Remember Fox News’s story about the Facebook Messenger app?
It turns out their app requires the same acceptance to the same terms as the Facebook Messenger app.
This is the epitome of irony. Why didn’t Fox just run a story on its own app?
My university’s financial aid department probably has the most incompetent staff I have ever had the displeasure of communicating (somewhat) with.
A simple five-word question turns into a three-week wait for a one-sentence response.
Not to mention the fact I was told, after asking a person in a lead-position, that students who live off campus get a $10,000 aid package—which, I learned the hard way (after relying on it), is totally bogus.
If it is true that ISIS (ISIL) can be understood as an extremist religious group, a jihadist organization (“jihad,” seemingly a word that represents everything the West is against), then, as the following will say, the notion that there is “no limit to their ambitions” and “You have to kill them” becomes an ominous call to, it seems, pre-Enlightenment ideology, a reminder of the tenuousness of Western society, that democracy and human rights are really built on violence, subjugation, and the devaluation of life, the unique categorization which says human life becomes human only as it accepts certain norms and values, and there is an alien knocking on the door which calls for a suspension of ethics in order to ground ethics, whereby ethics becomes the perpetual re-enactment of violence, the intellectual assent to doctrine, a “giving one’s life to god.”
As for ISIL he believes there is “no limit to their ambitions.”
“You have to kill them,” Jeffrey says. “They never stopped in Iraq even when I was there in 2010 and 2011, they had been totally defeated and they had lost their population, we were on their trails and they still didn’t give up. There is no reasoning with them, there is no containing them, you have to kill them.”
…And he thought, “It’s a long slow process for a human to die. We kill a cow, and it is dead as soon as the meat is eaten, but a man’s life dies as a commotion in a still pool dies, in little waves, spreading and growing back toward stillness.
A terrific problem in the governor’s apparent understanding of the situation in Ferguson is that neither a militarized police force nor the Missouri National Guard can “restore peace” or “order” to a community protesting those very methods of apparent restoration. Aside from the obvious move to further crack down on the liberties of the oppressed, in a democratic society peace and order are products of communal life and goals—they cannot be forced on the community from the outside (the definition of tyranny)—as if such things were anything but the products of relationships (which in this instance it has become clear that such relationships are understood as unilateral, by the state, and are engendered in government activity (with seemingly undemocratic intentions) and not communal). It seems that when a community, hitherto nonviolent, becomes unsettled and expressive, sometimes in illegal ways, a democratic solution is to not turn the area into a police state, but to facilitate a dialogue in order to explicitly state norms that were violated and, for such a community, define the boundaries of peace and order.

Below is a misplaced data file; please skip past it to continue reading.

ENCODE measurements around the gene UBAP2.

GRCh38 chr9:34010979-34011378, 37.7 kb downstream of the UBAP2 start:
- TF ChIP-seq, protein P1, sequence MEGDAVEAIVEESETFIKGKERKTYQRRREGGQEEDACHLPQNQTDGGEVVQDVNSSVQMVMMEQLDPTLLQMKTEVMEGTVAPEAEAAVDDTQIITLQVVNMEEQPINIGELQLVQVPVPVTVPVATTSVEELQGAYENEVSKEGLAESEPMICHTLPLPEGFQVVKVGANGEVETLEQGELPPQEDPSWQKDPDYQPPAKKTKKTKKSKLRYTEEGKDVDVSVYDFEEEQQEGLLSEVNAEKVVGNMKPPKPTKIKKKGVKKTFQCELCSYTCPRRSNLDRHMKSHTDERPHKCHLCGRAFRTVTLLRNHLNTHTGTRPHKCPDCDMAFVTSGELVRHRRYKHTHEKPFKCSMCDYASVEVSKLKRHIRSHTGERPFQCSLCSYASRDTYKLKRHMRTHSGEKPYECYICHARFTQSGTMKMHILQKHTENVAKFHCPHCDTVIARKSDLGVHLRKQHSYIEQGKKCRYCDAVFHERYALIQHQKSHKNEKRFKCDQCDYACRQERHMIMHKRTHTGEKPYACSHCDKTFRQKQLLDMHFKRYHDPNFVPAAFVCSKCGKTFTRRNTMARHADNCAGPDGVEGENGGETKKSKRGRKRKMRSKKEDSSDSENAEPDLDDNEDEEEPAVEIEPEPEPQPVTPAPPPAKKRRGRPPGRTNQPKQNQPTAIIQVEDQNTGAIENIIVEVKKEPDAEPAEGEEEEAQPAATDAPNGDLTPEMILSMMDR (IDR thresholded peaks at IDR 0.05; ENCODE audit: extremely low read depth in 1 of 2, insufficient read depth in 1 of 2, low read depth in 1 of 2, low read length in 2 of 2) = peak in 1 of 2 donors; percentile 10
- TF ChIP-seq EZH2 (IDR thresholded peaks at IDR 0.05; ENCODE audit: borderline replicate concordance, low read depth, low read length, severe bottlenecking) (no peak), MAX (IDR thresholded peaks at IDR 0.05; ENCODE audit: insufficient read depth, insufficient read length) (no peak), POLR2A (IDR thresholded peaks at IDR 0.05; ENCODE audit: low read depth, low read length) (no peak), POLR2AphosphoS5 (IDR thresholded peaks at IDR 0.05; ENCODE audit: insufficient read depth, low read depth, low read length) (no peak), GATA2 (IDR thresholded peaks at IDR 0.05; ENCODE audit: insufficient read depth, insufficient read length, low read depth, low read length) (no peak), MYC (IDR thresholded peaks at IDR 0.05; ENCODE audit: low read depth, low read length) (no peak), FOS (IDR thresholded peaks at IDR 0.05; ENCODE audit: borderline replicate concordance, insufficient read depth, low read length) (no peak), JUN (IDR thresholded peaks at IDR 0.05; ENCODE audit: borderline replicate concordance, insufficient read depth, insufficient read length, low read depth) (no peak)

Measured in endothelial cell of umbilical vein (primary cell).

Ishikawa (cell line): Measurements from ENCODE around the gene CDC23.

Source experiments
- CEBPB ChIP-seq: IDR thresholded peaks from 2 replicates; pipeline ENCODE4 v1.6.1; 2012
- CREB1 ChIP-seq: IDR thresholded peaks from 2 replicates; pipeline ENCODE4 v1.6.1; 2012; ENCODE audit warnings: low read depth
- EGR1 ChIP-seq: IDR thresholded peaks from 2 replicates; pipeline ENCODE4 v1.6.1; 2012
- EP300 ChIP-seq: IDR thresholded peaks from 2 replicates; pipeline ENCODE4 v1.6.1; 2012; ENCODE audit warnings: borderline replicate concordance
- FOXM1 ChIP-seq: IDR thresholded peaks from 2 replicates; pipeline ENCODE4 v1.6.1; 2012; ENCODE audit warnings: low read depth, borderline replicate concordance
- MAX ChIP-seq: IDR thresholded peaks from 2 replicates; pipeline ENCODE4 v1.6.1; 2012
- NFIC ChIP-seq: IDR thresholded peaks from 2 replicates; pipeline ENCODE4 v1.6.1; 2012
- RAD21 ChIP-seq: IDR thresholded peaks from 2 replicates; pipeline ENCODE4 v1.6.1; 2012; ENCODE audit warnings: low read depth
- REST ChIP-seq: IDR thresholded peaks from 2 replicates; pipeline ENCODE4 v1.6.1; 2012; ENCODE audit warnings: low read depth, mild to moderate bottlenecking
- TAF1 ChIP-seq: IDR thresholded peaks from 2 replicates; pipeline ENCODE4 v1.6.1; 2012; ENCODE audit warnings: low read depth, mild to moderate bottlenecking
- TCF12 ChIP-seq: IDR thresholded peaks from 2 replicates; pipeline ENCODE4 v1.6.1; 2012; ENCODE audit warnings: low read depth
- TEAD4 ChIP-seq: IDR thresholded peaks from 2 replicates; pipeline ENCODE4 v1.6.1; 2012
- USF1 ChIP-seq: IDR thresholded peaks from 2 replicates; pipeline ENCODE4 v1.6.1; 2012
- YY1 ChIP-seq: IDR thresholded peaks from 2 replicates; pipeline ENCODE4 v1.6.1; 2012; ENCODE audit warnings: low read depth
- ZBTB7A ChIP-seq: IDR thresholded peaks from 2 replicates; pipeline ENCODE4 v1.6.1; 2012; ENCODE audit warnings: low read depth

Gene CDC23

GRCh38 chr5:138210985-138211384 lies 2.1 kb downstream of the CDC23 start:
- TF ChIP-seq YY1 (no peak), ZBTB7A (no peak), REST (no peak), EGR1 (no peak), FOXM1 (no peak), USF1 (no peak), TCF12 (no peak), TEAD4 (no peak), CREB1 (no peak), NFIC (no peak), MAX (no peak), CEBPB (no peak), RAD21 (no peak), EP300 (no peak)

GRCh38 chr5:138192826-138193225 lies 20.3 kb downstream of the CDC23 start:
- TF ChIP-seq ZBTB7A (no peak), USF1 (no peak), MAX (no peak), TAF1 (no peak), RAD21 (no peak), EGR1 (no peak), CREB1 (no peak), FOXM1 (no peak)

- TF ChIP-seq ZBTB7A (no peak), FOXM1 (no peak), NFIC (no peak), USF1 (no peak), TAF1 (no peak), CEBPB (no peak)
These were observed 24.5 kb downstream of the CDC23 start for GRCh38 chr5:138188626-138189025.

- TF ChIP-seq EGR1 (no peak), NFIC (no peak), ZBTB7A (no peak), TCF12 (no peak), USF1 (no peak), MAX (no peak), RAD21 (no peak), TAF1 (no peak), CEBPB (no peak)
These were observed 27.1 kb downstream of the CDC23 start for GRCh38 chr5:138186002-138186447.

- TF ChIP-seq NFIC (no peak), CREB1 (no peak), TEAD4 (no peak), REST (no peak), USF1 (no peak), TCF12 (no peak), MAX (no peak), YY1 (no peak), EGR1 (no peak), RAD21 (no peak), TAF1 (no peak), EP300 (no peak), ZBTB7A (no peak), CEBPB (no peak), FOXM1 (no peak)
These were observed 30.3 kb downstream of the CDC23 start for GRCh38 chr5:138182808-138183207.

"Given these deliberate, coordinated and intensifying violent attacks on lives and property in Ferguson, I am directing the highly capable men and women of the Missouri National Guard … in restoring peace and order to this community," he said in a statement.
We must take sides. Neutrality helps the oppressor, never the victim. Silence encourages the tormentor, never the tormented. Sometimes we must interfere. When human lives are endangered, when human dignity is in jeopardy, national borders and sensitivities become irrelevant. Wherever men and women are persecuted because of their race, religion, or political views, that place must - at that moment - become the center of the universe.
Most things subsist through their contradictions, not without them, not despite them.
I am not sure whether when religious people tell me I should go to church they are saying, “Religious people are more worth your time than nonreligious people,” or they are saying, “White male authoritative figures are more worth listening to than anybody else.”